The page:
Malvern transports President Abraham Lincoln to Richmond

Malvern was frequently utilized for conferences between Lieutenant General Ulysses S. Grant, Rear Admiral Porter, and U.S. President Abraham Lincoln. Her last notable service for the Navy was to convey the President up the James River to Richmond, Virginia, when that city was evacuated by the Confederates on 2 April. A contingent of armed guards from the Malvern protected the President during his visit to the captured Confederate capital city, now under U.S. control, where Lincoln was greeted amicably by former slaves, who hailed him as a hero and credited for their liberation. Even some Richmonders greeted Lincoln amicably as well, with one Virginian girl giving him a bouquet of flowers for his role in ending slavery.[1][2]

Meeting between Duff Green and Abraham Lincoln

After Lincoln's visit to Richmond on 4 April, Democratic politician and Confederate supporter Duff Green boarded Malvern, demanding to naval personnel that they take him to speak to President Lincoln, which was done.[2] Calling Green a friend, Lincoln greeted him amicably with a smile at first, however, Green did not reciprocate in kind, refusing to shake Lincoln's hand when it was offered.[2] In full view of Rear Admiral Porter, Green then proceeded to verbally berate Lincoln, calling him a tyrant, a murderer, accusing him of visiting Virginia only to gloat boastfully over the defeated Confederacy, as well as accusing him of starting the Civil War.[2] After patiently listening to Green berate him for a while, Lincoln's smile soon disappeared and he became incensed, angrily condemning Green as being a traitor to the United States for supporting its wartime enemy, the Confederacy:

Stop, you political tramp. You, the aider and abettor of those who have brought all this ruin upon your country, without the courage to risk your person in defense of the principles you profess to espouse! A fellow who stood by to gather up the loaves and fishes, if any should fall to you! A man who had no principles in the North, and took none South with him! A political hyena who robbed the graves of the dead, and adopted their language as his own! You talk of the North cutting the throats of the Southern people. You have all cut your own throats, and, unfortunately, have cut many of those of the North. Miserable impostor, vile intruder! Go, before I forget myself and the high position I hold! Go, I tell you, and don't desecrate this national vessel another minute![2]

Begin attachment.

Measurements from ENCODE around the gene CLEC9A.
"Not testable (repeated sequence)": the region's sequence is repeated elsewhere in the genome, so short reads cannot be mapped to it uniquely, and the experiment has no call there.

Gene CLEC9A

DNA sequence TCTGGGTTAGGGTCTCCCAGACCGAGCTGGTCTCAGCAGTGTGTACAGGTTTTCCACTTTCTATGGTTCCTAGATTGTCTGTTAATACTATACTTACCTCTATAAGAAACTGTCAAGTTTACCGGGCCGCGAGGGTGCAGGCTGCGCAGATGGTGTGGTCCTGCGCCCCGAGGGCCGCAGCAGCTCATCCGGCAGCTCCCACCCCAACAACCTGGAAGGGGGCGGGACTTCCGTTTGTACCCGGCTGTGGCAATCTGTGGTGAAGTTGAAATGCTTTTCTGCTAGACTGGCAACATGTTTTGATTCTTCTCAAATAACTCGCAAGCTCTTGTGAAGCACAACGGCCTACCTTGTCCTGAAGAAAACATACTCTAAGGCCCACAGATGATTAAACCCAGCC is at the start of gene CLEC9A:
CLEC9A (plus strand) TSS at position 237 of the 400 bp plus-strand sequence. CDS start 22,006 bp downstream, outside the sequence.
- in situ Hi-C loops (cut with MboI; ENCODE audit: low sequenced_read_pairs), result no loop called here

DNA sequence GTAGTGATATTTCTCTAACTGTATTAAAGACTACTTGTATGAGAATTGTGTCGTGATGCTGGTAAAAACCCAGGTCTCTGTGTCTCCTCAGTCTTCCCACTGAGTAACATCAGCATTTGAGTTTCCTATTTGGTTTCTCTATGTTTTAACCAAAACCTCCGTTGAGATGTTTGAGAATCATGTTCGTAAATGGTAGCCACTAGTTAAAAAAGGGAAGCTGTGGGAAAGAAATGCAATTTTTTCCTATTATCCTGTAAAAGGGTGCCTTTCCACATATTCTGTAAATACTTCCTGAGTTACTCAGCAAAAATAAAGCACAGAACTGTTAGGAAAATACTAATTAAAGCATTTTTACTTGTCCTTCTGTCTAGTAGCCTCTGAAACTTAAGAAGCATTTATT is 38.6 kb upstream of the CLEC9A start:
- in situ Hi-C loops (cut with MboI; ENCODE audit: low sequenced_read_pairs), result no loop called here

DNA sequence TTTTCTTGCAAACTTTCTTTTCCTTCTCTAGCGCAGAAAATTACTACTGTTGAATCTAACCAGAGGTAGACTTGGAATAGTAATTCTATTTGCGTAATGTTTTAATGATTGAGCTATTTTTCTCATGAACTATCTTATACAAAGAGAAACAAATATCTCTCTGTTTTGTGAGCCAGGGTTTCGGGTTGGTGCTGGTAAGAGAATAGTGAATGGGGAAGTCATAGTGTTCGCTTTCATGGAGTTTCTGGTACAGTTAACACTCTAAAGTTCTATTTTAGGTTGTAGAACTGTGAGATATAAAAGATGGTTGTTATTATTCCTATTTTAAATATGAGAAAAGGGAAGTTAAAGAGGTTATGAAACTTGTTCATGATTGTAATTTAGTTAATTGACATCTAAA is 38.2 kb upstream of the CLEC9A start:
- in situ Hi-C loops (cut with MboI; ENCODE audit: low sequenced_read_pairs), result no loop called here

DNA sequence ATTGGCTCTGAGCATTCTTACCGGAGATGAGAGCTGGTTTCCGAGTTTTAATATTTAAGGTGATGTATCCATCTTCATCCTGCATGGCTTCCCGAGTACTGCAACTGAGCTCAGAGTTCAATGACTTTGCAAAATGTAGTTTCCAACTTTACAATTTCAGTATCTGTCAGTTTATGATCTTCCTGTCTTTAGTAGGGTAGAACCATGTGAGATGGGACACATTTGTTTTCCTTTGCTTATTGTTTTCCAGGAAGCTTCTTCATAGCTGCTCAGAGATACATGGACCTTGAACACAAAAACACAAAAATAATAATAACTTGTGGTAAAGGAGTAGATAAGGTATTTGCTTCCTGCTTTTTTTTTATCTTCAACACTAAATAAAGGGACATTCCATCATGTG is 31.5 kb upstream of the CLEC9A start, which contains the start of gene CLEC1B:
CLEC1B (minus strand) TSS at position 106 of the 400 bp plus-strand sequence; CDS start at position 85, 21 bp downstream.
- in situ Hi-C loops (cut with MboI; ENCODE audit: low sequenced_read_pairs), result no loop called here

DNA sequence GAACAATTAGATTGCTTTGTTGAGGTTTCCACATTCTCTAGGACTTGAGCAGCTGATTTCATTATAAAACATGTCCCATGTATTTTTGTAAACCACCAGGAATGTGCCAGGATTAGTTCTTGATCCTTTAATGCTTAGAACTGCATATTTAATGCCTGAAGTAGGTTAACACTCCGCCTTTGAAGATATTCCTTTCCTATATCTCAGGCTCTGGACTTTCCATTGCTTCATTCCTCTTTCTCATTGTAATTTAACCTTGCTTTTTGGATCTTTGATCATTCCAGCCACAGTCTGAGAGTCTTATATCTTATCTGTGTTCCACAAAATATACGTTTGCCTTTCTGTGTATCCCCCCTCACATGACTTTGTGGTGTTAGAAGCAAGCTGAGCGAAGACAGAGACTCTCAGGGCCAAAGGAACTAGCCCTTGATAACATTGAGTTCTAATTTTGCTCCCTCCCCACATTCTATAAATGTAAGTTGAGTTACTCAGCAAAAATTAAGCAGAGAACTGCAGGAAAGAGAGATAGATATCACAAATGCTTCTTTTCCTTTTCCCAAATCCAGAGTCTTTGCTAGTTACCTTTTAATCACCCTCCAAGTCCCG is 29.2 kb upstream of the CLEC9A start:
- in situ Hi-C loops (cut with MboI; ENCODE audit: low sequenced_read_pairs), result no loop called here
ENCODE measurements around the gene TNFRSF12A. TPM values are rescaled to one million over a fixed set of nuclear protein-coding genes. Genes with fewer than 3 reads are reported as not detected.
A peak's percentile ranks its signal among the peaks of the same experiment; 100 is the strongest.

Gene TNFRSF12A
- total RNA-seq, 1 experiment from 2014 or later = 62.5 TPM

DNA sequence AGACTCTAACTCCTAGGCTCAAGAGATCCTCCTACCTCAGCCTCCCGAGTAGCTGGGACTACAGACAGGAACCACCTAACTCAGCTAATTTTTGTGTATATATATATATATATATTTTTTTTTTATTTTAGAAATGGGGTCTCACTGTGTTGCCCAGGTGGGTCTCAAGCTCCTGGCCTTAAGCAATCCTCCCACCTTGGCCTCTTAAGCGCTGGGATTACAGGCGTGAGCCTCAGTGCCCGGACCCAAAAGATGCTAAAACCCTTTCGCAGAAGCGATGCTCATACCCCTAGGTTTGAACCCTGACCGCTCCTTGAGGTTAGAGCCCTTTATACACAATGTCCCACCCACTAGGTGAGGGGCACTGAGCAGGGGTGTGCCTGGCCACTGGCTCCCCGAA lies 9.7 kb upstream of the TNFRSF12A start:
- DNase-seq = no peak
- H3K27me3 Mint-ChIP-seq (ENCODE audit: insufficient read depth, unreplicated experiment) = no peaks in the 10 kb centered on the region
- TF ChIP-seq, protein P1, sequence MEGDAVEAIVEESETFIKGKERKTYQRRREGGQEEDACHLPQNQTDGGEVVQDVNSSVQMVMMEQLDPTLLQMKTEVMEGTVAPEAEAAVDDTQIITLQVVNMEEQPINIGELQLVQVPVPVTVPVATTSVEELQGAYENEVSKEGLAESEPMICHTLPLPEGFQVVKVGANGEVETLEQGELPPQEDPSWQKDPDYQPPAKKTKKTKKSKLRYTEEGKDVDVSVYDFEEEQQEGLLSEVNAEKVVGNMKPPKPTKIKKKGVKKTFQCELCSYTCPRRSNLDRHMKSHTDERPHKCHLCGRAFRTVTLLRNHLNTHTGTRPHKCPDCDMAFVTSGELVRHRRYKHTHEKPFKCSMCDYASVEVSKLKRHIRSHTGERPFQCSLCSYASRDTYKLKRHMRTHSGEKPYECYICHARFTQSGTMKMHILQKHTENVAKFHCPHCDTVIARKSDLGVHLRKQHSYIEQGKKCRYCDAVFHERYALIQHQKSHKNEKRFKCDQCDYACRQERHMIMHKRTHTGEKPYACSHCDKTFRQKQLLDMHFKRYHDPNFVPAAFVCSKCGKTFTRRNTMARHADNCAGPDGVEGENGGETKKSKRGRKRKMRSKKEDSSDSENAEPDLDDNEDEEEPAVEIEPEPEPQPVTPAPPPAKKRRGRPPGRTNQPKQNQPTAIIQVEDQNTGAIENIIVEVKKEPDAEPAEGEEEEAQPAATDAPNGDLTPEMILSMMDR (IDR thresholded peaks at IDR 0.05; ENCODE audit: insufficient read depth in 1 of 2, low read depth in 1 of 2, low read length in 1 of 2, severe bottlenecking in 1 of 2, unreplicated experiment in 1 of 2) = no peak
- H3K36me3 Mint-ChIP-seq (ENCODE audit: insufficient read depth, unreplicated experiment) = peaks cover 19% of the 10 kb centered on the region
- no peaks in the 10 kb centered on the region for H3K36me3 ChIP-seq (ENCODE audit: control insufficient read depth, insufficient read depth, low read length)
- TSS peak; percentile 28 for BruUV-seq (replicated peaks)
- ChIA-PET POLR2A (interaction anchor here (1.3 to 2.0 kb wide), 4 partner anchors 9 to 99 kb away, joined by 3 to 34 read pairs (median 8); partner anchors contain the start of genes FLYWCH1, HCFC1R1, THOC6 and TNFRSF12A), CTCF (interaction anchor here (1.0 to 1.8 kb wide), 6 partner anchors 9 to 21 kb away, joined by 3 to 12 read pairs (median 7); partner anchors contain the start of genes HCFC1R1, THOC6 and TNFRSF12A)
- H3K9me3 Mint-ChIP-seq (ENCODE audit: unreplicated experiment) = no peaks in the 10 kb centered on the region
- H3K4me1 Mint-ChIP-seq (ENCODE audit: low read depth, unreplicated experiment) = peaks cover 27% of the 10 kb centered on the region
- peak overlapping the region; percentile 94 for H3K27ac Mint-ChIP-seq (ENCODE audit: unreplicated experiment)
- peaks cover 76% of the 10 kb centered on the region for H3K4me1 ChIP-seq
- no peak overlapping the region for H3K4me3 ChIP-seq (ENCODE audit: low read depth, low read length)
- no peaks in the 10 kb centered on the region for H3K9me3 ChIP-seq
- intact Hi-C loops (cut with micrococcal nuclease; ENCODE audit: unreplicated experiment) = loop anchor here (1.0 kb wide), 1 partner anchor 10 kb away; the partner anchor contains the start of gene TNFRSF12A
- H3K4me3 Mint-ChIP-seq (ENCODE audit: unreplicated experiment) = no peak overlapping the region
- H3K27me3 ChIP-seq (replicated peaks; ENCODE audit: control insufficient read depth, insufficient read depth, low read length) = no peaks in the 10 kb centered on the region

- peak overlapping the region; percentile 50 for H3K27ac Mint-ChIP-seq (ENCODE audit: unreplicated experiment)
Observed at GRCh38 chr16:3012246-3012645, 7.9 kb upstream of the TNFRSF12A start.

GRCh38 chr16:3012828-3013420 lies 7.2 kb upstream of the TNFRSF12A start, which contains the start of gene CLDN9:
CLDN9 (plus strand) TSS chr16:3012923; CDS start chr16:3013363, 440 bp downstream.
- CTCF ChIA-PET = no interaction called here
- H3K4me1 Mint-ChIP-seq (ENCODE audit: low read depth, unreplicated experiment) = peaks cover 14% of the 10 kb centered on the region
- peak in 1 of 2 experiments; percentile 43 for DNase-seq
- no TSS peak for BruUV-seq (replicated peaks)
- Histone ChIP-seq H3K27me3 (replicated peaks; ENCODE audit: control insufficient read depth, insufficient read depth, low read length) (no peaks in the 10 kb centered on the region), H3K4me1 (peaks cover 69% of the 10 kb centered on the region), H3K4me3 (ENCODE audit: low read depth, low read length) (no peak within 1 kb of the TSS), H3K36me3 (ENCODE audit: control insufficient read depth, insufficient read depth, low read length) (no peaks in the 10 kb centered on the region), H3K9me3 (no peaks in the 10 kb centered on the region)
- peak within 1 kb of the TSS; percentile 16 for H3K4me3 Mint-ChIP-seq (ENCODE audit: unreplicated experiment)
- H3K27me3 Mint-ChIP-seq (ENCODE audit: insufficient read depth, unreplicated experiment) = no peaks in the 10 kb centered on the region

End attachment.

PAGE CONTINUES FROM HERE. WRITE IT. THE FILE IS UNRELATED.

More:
Green, surprised and left speechless by Lincoln's rare bout of anger, quickly exited the room.[2] Porter then ordered military personnel to remove Green from Malvern and not to allow him to board the ship again.[2]


Malvern decommissioned 24 October 1865 at New York City.

Post-war service after decommissioning

Malvern was sold at auction at New York to S. G. Bogart, who promptly resold her to her original owner. She was again named William G. Hewes and reconditioned for passenger and freight service at Wilmington, Delaware, during January 1866. Charles Morgan then operated her from New Orleans to the Texas Gulf ports until 1878, when he turned his steamers over to the Louisiana & Texas Railroad, which he owned.

Hewes served in the West Indies fruit trade for many years. She was caught in a violent Gulf storm in February 1895 and wrecked on Colorado Reef off the coast of Cuba.[3]


  1. Donald, David Herbert (1995). Lincoln. New York: Simon & Schuster Paperbacks. pp. 575577. ISBN 978-0-684-80846-8. Retrieved 26 March 2016.
  2. 1 2 3 4 5 6 7 Porter, David Dixon (1886). Incidents and Anecdotes of the Civil War. New York: D. Appleton and Company. pp. 307309. Retrieved 26 March 2016.
  3. Gibbons, Tony. Warships and Naval Battles of the Civil War. Retrieved 26 March 2016.